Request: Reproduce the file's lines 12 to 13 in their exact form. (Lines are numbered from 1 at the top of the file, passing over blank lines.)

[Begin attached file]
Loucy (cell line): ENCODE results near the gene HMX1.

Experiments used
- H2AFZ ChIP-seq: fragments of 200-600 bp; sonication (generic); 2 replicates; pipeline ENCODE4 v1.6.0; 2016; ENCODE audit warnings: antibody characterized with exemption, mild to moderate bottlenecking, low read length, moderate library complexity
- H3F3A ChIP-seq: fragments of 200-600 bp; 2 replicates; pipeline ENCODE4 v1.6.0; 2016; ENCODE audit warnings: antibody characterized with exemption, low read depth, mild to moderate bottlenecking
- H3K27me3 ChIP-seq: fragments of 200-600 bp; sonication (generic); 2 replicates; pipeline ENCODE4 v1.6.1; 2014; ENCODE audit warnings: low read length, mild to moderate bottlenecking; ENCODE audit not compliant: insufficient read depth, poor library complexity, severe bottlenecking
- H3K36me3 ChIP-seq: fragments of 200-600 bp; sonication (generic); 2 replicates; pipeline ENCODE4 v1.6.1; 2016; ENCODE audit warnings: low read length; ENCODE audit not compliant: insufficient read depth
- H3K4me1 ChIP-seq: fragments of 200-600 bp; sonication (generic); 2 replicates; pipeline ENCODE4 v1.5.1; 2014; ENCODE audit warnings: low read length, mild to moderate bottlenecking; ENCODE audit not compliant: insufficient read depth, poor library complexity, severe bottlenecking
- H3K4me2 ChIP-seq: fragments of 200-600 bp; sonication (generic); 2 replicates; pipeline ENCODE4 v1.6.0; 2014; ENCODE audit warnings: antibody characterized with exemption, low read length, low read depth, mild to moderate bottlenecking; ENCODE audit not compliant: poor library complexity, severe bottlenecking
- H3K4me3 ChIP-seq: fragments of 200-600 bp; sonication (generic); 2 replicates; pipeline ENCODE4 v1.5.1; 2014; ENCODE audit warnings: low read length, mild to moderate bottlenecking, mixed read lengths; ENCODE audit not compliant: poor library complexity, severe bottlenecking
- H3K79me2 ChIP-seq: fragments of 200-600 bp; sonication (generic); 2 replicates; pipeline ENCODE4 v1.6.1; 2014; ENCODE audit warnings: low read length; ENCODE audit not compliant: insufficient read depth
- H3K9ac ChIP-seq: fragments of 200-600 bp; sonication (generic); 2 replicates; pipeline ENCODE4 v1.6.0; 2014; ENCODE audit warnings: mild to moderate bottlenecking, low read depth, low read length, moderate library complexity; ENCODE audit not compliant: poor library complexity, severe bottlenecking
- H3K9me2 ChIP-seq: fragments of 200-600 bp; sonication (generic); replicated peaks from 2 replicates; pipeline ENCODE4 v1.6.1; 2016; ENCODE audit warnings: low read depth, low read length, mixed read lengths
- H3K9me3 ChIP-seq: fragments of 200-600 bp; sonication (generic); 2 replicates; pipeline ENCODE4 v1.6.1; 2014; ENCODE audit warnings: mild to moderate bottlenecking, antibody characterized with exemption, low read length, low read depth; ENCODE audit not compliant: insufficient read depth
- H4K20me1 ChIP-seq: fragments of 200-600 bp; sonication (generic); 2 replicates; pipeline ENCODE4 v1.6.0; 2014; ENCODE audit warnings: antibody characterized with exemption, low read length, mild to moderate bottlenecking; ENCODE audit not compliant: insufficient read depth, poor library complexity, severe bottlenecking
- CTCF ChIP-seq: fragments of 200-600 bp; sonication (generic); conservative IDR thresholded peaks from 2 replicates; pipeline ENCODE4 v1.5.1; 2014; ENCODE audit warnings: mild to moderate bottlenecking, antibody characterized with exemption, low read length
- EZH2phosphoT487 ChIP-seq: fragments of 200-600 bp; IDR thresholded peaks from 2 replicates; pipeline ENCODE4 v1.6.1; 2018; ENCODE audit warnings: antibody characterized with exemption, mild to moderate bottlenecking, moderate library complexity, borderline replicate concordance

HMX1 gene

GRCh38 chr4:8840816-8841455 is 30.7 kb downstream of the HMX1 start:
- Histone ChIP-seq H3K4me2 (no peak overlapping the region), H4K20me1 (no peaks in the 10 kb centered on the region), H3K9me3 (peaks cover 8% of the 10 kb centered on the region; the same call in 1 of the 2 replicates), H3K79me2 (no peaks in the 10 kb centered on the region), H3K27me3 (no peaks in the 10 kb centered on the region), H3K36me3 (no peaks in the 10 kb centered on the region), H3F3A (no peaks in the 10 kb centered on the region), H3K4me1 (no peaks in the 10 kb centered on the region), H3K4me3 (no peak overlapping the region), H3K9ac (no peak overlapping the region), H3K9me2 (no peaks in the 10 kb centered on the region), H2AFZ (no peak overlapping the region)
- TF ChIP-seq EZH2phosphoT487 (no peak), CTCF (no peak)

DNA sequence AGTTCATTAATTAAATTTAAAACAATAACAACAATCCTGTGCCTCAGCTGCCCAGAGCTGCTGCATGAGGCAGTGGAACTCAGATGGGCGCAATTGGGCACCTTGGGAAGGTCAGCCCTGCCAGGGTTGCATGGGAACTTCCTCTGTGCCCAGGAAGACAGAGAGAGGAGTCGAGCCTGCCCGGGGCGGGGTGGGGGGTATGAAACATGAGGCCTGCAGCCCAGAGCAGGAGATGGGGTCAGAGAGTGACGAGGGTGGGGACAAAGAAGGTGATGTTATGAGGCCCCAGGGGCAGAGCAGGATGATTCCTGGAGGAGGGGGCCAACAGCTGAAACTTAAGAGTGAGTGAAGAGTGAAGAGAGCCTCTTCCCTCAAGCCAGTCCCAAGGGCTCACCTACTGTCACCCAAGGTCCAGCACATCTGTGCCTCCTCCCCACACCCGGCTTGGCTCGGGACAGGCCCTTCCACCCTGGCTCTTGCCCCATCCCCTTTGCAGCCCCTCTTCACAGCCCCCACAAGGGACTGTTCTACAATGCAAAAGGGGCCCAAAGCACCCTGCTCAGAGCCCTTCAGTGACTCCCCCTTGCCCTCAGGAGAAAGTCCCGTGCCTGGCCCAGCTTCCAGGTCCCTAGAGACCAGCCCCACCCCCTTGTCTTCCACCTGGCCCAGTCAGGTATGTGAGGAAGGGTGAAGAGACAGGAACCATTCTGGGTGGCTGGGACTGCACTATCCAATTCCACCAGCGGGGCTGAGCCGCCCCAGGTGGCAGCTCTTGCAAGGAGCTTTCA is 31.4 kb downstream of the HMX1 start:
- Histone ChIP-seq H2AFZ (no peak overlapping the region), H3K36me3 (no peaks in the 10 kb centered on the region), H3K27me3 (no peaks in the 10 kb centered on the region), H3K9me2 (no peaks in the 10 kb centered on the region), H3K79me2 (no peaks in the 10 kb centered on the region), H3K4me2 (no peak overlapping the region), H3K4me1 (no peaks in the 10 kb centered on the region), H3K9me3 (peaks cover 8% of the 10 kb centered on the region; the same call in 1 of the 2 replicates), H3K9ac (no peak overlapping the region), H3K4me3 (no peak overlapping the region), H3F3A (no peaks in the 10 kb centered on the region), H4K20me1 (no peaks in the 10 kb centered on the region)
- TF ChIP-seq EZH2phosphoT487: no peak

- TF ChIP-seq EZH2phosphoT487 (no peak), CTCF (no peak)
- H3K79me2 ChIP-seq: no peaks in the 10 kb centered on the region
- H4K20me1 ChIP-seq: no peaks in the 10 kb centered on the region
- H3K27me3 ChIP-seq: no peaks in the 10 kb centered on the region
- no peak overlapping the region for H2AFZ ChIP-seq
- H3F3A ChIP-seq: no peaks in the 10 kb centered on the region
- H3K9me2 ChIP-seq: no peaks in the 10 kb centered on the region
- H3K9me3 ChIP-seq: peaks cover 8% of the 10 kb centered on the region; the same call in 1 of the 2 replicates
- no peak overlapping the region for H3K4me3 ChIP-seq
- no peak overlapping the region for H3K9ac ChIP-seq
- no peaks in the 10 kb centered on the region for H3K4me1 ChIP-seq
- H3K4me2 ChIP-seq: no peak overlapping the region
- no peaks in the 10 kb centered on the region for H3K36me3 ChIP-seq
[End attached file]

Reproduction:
- H3K9me2 ChIP-seq: fragments of 200-600 bp; sonication (generic); replicated peaks from 2 replicates; pipeline ENCODE4 v1.6.1; 2016; ENCODE audit warnings: low read depth, low read length, mixed read lengths
- H3K9me3 ChIP-seq: fragments of 200-600 bp; sonication (generic); 2 replicates; pipeline ENCODE4 v1.6.1; 2014; ENCODE audit warnings: mild to moderate bottlenecking, antibody characterized with exemption, low read length, low read depth; ENCODE audit not compliant: insufficient read depth